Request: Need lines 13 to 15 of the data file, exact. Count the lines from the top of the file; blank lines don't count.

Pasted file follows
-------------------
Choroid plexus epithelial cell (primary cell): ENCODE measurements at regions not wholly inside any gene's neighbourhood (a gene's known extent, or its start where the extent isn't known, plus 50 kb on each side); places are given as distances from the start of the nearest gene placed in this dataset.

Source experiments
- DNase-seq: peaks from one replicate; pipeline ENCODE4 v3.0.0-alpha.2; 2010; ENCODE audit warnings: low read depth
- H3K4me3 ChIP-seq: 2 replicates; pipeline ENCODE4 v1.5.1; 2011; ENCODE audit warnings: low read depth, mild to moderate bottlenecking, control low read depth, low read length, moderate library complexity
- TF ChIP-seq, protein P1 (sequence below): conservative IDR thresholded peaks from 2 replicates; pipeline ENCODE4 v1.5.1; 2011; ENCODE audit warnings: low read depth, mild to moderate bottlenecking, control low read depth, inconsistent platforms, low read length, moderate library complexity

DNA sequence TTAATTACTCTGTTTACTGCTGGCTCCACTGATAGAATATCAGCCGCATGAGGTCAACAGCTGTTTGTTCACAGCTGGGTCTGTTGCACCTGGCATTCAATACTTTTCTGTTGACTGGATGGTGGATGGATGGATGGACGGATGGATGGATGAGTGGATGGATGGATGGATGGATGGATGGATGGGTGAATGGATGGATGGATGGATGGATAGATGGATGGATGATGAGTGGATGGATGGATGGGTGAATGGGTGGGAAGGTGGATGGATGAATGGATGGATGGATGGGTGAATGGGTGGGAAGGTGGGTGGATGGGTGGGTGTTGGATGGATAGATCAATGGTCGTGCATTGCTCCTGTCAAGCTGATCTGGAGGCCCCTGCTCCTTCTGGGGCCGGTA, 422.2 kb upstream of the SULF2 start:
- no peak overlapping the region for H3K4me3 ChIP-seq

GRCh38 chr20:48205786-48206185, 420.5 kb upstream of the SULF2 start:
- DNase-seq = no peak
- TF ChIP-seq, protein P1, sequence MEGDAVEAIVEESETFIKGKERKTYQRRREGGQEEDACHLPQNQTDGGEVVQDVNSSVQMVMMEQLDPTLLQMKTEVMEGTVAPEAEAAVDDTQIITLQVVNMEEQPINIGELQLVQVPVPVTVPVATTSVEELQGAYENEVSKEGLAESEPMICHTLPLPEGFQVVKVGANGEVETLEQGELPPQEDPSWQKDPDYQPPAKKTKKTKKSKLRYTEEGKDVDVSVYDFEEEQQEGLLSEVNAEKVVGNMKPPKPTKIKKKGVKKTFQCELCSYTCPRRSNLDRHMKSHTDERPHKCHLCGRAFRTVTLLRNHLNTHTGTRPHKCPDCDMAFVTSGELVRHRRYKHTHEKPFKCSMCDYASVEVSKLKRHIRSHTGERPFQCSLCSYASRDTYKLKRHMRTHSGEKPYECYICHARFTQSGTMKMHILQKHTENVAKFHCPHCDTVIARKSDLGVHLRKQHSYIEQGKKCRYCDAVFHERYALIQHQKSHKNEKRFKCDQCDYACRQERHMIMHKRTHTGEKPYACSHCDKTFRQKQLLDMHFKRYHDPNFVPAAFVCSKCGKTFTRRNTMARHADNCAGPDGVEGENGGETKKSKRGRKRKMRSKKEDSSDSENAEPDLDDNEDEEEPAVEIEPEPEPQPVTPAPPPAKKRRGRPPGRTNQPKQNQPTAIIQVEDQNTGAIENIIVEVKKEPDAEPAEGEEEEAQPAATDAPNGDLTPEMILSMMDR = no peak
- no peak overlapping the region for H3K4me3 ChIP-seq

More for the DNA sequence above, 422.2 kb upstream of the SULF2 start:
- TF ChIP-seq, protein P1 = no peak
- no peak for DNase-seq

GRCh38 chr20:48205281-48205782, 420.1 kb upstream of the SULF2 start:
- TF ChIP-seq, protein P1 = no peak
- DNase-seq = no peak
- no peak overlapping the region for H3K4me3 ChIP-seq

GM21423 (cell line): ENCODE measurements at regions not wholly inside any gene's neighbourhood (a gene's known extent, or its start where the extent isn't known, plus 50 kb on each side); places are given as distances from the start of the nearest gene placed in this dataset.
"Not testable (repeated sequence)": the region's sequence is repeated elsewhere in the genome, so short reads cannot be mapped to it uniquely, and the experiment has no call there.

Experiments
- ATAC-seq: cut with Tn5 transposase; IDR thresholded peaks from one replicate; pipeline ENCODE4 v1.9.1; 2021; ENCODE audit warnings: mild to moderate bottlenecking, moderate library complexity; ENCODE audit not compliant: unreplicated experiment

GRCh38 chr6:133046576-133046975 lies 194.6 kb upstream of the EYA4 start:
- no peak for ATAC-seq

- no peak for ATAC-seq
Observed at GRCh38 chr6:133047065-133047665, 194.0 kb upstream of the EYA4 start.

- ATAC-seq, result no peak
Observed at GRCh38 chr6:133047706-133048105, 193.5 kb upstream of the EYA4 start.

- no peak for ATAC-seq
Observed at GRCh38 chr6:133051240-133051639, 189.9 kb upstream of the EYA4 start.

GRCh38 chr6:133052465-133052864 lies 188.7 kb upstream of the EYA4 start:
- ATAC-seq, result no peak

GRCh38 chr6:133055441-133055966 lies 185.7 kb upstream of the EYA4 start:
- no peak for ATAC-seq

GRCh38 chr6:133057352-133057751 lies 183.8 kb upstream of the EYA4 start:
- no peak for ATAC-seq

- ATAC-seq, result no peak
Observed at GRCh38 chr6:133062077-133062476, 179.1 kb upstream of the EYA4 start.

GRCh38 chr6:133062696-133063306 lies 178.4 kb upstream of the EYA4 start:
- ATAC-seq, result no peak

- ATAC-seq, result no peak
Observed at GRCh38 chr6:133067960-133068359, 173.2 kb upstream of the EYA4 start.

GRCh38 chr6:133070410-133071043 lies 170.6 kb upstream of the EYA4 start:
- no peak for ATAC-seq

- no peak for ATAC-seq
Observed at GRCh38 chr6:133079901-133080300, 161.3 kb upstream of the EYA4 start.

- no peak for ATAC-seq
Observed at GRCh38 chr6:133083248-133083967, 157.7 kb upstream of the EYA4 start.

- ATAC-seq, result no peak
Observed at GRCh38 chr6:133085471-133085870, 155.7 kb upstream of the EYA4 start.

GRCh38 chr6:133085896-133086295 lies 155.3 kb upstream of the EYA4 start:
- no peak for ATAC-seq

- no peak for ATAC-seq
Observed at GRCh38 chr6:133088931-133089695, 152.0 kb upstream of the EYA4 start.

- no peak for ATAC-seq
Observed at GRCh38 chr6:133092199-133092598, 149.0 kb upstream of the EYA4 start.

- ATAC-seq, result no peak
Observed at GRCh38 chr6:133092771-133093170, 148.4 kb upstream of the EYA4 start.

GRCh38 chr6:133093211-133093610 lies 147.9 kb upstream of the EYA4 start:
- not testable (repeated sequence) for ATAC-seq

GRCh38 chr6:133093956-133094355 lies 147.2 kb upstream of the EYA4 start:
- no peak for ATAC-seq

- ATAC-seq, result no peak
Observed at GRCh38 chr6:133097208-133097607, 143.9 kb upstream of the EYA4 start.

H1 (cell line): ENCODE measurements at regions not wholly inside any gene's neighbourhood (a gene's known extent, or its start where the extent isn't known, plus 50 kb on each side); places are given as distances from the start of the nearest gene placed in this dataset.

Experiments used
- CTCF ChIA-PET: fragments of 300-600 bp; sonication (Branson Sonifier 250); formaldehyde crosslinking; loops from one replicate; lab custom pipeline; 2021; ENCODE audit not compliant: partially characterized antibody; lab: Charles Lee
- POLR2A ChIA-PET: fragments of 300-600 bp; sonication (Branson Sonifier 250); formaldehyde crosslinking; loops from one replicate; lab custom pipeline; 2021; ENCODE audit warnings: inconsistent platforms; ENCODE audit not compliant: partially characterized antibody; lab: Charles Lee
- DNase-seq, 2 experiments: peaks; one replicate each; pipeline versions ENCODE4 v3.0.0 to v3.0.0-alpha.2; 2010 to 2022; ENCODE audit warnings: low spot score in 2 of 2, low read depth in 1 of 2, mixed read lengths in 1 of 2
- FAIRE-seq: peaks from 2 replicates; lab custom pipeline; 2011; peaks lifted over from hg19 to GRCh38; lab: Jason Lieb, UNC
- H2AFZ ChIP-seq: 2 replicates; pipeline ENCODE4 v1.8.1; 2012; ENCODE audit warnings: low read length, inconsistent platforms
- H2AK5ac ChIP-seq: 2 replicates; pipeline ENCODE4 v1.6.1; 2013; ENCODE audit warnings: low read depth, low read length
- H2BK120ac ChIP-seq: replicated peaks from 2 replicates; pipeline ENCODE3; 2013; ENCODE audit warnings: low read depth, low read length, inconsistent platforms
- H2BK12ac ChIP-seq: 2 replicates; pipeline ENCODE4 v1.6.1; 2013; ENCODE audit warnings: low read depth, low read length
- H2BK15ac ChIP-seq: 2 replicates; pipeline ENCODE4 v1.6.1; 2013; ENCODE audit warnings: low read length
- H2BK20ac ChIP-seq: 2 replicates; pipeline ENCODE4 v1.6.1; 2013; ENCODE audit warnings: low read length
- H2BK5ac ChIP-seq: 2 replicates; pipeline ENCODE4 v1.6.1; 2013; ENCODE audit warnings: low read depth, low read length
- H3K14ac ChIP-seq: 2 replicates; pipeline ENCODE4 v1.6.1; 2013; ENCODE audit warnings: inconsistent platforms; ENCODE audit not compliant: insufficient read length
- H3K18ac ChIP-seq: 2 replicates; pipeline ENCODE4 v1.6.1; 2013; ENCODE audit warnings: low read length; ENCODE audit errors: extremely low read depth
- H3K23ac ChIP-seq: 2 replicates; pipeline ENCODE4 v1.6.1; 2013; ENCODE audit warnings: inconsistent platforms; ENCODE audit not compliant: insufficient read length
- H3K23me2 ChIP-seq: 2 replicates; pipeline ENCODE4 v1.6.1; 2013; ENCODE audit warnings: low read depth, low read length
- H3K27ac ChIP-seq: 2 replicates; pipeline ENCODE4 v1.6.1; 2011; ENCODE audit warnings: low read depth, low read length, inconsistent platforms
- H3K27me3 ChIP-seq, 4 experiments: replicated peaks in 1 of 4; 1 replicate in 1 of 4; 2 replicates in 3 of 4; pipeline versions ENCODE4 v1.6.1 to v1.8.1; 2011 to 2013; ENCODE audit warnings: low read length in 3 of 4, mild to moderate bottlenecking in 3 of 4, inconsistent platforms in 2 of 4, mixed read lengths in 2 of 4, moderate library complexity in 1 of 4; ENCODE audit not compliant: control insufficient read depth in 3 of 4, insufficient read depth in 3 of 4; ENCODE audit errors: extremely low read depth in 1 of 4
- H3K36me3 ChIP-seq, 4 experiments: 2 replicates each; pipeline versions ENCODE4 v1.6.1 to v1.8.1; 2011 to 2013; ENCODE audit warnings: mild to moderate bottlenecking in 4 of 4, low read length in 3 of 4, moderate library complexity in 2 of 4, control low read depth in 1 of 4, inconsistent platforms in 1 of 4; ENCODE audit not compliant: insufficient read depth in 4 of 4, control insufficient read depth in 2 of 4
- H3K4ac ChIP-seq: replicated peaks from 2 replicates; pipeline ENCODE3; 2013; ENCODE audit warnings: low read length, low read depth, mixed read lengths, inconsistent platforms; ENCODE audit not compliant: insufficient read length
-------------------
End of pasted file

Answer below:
- TF ChIP-seq, protein P1 = no peak
- no peak for DNase-seq

GRCh38 chr20:48205281-48205782, 420.1 kb upstream of the SULF2 start: